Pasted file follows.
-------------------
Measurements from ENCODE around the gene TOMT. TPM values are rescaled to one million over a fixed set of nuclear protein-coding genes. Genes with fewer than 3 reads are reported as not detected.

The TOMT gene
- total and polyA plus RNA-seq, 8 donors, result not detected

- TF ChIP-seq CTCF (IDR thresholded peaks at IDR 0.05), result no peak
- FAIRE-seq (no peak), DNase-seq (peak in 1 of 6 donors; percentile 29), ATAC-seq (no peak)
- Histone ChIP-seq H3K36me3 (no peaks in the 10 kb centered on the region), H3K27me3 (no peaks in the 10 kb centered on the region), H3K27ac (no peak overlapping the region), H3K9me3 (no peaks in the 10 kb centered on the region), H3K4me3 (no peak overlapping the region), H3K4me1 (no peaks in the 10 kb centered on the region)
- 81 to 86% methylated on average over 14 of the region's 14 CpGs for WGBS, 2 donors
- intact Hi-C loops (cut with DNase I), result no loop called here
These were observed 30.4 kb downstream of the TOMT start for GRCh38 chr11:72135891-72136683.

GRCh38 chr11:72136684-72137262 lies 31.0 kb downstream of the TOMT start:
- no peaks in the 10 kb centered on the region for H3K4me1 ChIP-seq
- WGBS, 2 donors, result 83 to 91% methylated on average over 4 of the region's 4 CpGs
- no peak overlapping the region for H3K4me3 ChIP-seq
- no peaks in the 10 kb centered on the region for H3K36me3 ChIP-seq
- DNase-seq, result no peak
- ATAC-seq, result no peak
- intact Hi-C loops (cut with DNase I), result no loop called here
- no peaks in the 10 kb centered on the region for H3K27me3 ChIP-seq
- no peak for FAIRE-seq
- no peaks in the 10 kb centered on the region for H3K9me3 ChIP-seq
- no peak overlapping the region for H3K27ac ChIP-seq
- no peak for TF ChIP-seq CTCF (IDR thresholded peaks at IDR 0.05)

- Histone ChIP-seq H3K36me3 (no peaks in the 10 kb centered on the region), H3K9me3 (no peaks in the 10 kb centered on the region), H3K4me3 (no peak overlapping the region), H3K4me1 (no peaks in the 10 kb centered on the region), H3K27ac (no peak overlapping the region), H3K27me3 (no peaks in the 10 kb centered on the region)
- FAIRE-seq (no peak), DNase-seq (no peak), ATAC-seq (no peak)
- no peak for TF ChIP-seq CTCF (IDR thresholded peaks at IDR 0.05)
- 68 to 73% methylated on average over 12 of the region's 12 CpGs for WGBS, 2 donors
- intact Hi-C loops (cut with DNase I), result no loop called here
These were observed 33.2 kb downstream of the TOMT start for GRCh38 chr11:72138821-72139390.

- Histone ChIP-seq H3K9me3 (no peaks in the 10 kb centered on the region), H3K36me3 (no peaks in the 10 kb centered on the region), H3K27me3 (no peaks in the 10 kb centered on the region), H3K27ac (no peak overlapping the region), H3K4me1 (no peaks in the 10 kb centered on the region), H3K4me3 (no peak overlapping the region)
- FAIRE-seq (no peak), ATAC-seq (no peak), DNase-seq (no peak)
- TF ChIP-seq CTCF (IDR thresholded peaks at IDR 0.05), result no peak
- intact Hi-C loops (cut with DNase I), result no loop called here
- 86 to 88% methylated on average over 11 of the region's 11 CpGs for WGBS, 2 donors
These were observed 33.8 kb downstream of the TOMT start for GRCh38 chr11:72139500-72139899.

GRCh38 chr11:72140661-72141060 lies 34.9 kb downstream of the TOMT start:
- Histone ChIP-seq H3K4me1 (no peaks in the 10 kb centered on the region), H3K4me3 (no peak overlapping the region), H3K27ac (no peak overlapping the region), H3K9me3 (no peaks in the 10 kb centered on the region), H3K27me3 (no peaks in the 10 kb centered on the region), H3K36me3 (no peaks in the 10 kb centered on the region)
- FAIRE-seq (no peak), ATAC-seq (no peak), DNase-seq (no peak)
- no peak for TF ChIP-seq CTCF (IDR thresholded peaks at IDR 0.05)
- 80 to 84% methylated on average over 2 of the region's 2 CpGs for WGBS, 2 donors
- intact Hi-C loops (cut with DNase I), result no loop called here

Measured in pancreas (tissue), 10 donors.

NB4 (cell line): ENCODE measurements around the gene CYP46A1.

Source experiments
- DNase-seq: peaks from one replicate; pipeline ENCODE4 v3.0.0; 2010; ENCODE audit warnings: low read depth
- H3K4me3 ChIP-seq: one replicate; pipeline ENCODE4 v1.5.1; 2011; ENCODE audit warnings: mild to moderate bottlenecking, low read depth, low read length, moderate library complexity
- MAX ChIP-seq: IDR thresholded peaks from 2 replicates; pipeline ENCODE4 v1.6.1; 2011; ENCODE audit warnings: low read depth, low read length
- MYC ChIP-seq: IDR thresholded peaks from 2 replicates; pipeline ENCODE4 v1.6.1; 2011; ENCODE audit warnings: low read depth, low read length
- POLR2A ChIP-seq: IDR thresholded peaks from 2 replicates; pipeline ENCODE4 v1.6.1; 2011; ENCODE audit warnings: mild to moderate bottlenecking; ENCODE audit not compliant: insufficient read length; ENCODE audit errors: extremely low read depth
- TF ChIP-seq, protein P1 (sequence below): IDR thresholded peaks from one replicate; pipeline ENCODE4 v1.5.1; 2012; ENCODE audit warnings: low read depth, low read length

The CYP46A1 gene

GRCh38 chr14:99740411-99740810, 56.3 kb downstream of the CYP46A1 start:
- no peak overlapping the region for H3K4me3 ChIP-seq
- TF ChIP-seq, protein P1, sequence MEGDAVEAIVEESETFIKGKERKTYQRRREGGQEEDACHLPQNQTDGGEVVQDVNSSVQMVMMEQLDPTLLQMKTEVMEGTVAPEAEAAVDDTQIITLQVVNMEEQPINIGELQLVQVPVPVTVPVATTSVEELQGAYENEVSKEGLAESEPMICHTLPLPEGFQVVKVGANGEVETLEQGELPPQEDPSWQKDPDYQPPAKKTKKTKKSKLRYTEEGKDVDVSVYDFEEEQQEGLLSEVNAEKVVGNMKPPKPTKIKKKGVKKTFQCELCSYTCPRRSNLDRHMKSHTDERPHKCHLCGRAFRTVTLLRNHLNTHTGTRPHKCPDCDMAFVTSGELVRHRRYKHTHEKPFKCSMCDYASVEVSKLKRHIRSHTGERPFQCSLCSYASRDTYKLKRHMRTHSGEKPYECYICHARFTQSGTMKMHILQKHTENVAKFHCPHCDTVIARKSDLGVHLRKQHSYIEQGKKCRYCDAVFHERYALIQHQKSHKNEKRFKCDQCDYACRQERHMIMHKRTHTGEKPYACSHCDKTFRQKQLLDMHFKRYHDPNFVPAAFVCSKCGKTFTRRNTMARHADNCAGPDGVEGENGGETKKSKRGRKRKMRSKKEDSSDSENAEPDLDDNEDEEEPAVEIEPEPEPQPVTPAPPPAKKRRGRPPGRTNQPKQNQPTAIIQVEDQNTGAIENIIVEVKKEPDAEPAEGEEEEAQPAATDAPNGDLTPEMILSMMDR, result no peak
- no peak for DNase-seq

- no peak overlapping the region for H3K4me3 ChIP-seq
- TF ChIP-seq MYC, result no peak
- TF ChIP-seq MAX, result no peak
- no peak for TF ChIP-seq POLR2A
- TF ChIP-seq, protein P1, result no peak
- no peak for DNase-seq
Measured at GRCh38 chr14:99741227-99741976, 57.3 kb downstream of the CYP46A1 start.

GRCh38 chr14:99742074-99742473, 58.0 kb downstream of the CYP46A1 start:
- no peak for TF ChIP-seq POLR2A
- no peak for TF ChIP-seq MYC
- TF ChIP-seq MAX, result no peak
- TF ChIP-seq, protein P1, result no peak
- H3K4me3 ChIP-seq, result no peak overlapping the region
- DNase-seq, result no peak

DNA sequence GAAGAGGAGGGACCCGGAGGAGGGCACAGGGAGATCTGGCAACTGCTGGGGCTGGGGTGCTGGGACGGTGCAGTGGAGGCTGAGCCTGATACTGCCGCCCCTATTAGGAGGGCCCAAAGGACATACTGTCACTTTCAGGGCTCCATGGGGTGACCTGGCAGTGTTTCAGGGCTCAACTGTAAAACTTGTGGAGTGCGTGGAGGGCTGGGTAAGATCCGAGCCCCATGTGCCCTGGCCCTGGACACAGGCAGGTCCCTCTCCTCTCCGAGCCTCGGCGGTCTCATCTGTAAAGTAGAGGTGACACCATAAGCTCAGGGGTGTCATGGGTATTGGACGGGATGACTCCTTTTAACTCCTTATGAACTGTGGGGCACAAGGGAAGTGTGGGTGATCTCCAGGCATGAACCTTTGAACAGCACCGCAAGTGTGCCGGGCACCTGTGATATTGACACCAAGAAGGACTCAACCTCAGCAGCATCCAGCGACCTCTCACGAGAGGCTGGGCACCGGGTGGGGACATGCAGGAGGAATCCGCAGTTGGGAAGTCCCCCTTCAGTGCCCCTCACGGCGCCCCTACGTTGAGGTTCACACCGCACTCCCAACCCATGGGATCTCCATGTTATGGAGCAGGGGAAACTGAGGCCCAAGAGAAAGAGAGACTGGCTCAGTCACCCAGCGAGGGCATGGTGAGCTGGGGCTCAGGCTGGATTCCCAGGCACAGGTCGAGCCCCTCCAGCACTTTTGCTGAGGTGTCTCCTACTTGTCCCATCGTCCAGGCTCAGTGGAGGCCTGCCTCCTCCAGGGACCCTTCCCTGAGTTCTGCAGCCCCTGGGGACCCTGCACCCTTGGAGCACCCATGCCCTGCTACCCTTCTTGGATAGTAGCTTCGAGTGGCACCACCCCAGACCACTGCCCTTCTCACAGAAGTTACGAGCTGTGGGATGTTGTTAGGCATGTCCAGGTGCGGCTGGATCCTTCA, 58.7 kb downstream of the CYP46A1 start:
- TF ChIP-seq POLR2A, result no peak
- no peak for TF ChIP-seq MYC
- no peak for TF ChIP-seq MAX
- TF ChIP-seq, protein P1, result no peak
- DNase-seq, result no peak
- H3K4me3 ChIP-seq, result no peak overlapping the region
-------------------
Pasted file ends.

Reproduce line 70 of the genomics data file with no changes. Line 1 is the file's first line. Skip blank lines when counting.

- TF ChIP-seq POLR2A, result no peak